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A portrait of Suarez, Roche's nemesis and the Williams sisters; the week’s best sportswriting

This week’s selection also features a piece on the high performance culture in Team Sky.

The superb artwork that accompanies Wright Thompson's piece on Luis Suarez for ESPN.
The superb artwork that accompanies Wright Thompson's piece on Luis Suarez for ESPN.
Image: ESPN

1. EVERYTHING ABOUT LUIS Suarez is viewed and judged through his reputation, which, although familiar to fans around the world, might not be as clear in the relative soccer wastelands of America.

Putting him in an American context is difficult because he transcends the sports page. Imagine the tabloid fodder of Lindsay Lohan’s life with Jennifer Lawrence’s acting chops. That’s the unique place Suarez occupies in the European pop culture firmament. In April, the English Premier League named him player of the year.

He has carried the reborn Liverpool side on his shoulders. And yet, despite his widely acknowledged greatness, people hate him.

Perhaps the most talked about sportswriting piece of the week, Wright Thompson’s portrait of Luis Suarez for ESPN is worth your time, while the accompanying graphics are superb.

2. “Being attacked by opponents was normal, but it was my team mate and I could just not stomach it,” he said. “I sometimes lost to star riders like Moser and Saronni, but I never complained. Roche’s attack was unacceptable.”

He wasn’t just unhappy with Roche though, but with the team management too.

“If the captain is in the lead, the team must help him. Roche, however, attacked me. But the real crime was by the team management; clueless, heartless.

Writing for Stickybottle, Graham Healy learns that Stephen Roche’s 1987 Giro nemesis, Roberto Visentini, is still not happy after all these years.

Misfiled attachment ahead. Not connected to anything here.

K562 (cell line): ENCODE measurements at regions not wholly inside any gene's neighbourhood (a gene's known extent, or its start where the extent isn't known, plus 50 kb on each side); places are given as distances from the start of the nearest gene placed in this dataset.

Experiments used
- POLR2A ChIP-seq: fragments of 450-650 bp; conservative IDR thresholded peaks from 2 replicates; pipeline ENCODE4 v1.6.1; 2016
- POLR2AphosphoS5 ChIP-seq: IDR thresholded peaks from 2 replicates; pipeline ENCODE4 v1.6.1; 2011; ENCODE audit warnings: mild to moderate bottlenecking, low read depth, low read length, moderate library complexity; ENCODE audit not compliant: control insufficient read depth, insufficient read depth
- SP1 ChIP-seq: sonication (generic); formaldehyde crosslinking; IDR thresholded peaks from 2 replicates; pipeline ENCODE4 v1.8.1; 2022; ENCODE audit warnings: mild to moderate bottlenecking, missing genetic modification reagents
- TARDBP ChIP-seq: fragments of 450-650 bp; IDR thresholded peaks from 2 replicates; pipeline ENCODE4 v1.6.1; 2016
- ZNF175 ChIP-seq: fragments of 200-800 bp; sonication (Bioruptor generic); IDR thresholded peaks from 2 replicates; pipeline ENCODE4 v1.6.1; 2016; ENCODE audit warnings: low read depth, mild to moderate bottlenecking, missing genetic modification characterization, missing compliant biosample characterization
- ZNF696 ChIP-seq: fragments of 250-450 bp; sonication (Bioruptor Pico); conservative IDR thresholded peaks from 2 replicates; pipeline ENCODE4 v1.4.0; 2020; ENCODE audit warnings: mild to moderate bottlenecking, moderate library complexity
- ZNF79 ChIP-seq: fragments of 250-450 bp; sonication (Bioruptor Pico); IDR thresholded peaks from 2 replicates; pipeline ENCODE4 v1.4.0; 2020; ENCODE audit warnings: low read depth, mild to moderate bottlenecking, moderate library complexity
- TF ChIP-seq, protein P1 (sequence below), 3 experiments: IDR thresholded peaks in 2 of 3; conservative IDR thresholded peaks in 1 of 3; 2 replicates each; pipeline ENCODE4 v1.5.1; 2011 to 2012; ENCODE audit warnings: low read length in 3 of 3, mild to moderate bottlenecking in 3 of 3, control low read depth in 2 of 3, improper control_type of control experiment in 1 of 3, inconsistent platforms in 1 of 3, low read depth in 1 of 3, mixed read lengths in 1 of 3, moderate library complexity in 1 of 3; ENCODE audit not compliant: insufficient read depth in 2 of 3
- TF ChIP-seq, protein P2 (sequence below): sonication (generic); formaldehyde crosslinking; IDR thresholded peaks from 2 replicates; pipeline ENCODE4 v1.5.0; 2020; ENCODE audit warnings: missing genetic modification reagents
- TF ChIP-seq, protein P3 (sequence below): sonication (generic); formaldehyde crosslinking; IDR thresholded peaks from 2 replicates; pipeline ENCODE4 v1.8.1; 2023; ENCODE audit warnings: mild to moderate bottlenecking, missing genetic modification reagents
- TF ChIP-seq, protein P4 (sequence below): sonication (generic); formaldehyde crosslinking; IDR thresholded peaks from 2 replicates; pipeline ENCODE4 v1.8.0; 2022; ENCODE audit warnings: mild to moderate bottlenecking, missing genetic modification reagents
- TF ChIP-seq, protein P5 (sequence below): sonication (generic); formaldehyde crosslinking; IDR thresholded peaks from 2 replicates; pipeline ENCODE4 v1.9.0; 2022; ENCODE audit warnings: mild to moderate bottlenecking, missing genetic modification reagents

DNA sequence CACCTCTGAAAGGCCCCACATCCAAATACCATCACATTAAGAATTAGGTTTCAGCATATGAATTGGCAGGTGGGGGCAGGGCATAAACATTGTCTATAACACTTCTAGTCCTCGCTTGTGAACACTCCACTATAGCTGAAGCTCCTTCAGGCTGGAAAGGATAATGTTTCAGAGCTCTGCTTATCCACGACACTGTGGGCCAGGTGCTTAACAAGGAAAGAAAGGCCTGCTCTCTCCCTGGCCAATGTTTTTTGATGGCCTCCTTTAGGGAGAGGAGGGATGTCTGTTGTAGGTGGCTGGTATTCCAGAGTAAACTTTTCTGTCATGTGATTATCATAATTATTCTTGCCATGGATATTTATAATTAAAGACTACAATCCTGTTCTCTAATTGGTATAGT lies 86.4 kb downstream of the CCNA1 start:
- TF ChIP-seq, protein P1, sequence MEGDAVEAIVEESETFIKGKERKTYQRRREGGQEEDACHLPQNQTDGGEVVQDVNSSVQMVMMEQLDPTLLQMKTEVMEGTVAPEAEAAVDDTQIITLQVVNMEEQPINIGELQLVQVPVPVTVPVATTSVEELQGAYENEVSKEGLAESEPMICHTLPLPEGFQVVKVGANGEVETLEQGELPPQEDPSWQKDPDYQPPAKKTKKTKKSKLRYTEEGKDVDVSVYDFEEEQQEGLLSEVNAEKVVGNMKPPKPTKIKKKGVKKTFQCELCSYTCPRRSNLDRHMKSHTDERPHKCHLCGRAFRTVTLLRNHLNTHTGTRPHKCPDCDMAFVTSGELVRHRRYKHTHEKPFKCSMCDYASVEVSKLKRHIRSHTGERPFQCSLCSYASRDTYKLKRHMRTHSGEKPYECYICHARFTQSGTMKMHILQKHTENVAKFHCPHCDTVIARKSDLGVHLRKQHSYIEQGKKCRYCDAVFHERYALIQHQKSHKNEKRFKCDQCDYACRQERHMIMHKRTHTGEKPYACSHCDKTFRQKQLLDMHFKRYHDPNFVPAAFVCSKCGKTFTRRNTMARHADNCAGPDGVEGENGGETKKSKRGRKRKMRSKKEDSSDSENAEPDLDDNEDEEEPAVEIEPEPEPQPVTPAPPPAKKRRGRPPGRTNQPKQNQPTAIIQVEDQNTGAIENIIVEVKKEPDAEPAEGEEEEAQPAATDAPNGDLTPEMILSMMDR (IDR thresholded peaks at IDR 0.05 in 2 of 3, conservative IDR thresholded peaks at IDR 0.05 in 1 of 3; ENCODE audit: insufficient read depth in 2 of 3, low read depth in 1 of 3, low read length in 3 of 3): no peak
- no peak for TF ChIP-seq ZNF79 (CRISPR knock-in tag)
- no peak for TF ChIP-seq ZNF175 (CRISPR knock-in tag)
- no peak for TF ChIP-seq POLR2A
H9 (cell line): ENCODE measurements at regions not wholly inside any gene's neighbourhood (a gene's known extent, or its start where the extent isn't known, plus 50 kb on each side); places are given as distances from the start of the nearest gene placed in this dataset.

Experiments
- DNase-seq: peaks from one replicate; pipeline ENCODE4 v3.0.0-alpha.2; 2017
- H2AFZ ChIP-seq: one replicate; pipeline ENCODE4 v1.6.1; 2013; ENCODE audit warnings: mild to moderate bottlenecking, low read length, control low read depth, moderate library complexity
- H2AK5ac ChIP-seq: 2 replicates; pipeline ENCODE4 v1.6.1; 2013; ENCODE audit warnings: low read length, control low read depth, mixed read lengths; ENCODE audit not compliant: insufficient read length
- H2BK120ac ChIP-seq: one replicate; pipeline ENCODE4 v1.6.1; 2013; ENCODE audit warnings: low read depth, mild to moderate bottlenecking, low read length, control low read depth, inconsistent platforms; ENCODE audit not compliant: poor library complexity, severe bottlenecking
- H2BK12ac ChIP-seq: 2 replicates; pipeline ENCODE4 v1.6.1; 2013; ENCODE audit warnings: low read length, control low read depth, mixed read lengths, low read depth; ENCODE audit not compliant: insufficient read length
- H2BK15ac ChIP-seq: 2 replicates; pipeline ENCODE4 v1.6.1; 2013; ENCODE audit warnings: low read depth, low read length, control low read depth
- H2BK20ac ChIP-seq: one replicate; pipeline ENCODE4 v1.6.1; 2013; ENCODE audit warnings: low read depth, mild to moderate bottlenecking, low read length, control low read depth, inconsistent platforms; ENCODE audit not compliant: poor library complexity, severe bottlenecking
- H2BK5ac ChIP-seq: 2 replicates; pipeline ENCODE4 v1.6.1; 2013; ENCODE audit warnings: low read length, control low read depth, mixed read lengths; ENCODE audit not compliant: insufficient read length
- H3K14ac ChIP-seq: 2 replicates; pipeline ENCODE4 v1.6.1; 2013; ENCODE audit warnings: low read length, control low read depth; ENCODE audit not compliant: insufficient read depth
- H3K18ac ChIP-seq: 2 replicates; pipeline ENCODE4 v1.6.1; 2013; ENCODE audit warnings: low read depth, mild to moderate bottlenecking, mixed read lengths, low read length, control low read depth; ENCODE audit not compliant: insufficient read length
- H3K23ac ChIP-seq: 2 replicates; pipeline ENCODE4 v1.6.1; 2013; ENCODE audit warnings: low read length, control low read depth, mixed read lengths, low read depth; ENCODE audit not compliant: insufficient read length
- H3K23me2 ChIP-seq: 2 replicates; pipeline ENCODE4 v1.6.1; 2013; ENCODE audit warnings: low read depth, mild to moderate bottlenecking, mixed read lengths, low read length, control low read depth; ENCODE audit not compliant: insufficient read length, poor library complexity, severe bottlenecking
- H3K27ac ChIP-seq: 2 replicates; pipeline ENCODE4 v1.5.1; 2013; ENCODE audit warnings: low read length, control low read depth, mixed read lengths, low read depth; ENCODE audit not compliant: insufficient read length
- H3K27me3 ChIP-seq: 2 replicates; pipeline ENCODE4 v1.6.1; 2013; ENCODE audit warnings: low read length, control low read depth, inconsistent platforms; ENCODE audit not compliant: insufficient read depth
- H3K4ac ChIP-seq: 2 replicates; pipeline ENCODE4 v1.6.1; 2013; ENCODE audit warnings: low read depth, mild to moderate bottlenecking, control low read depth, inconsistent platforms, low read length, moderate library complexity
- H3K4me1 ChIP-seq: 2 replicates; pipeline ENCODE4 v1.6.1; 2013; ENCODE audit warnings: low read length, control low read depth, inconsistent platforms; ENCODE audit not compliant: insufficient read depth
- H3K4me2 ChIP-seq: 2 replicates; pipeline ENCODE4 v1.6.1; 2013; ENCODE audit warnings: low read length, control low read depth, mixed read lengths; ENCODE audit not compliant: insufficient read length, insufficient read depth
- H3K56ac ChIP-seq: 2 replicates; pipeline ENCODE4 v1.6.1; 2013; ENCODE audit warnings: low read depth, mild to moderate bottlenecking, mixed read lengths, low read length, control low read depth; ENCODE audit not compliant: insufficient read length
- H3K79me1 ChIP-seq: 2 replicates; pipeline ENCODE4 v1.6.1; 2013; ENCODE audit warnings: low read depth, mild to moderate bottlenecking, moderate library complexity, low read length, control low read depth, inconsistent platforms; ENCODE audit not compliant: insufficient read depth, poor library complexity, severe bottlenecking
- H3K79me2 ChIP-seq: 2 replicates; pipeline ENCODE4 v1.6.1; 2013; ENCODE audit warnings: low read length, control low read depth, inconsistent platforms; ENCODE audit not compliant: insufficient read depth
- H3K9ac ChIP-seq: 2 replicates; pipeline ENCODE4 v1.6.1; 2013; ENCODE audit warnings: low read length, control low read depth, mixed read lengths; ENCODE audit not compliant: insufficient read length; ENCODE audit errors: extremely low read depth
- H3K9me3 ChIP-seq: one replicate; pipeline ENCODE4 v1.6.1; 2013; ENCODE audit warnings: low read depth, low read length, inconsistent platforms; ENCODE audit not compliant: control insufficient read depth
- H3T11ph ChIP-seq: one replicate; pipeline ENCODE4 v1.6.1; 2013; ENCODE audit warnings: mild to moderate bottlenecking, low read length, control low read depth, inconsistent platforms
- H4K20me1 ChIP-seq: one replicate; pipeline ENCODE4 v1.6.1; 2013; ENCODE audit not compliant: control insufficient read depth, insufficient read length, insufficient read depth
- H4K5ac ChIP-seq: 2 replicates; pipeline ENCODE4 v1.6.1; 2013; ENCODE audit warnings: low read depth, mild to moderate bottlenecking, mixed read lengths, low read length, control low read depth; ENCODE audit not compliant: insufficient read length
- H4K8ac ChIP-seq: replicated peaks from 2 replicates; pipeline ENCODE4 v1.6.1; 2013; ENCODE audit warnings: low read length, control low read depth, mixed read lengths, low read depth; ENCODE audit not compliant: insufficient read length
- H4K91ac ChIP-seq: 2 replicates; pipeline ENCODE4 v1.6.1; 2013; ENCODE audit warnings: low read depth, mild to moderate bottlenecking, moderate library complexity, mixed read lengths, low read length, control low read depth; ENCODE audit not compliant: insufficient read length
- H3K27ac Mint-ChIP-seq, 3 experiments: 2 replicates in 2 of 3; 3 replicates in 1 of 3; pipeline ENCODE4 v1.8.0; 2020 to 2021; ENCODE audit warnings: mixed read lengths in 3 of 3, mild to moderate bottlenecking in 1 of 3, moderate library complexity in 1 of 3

3. Still, though. There’s something about the Williams sisters that remains fascinating after all these years — about their relationship, I mean. How they seem to exert this orbital pull on one another.

How each still defines our understanding of the other’s career. Maybe the other’s whole self. You probably knew people in high school who were so close that now, when you hear something about one of them, it wakens the other’s shadow in your mind, even if they went separate ways years ago.

On the pages of Grantland, Brian Phillips takes a look at the Williams sisters, following their second round defeats in the French Open.

US Open Tennis The Williams sisters both crashed out of the French Open in the second round. Source: Mike Groll

4. Before his daughters left for Paris this week to compete in the French Open, Williams, who wore a striped polo buttoned at the neck and Nike sneakers with the laces untied, was in town to give a talk to the Hudson Union Society about his new memoir, “Black and White: The Way I See It.”

He walks with a limp, the result of a childhood fight in which he was stabbed with a railroad spike, and sits with a hunch, the result of having recently turned seventy-two.

Staying on the topic of the Williams family, this article by Reeves Wiedeman for The New Yorker paints a picture of Venus and Serena’s father, Richard.

5. It’s rare to see a huge change in performance from one event to the next. Typically, fluctuating improvements or incremental gains in performance present that aren’t necessarily linear. Brailsford advises a 1% gain in performance between events is A LOT more manageable for athletes and staff.

This feeds back into the aforementioned philosophy based upon THE BEST people for all roles. If the best people are present, they’re more likely to engage fully and thereby build upon every single aspect to improve performance. Buying into this philosophy generates a contagious enthusiasm, momentum and positive environment.

It was published last week, but this guest blog by Gareth O’Neill for the Ireland Strength & Conditioning page is an interesting read for those interested in high performance.

Tricks, tackles and more than a few tries: Leinster’s Brian O’Driscoll tribute is absolutely brilliant

Want to head along to some live sport over the long weekend?

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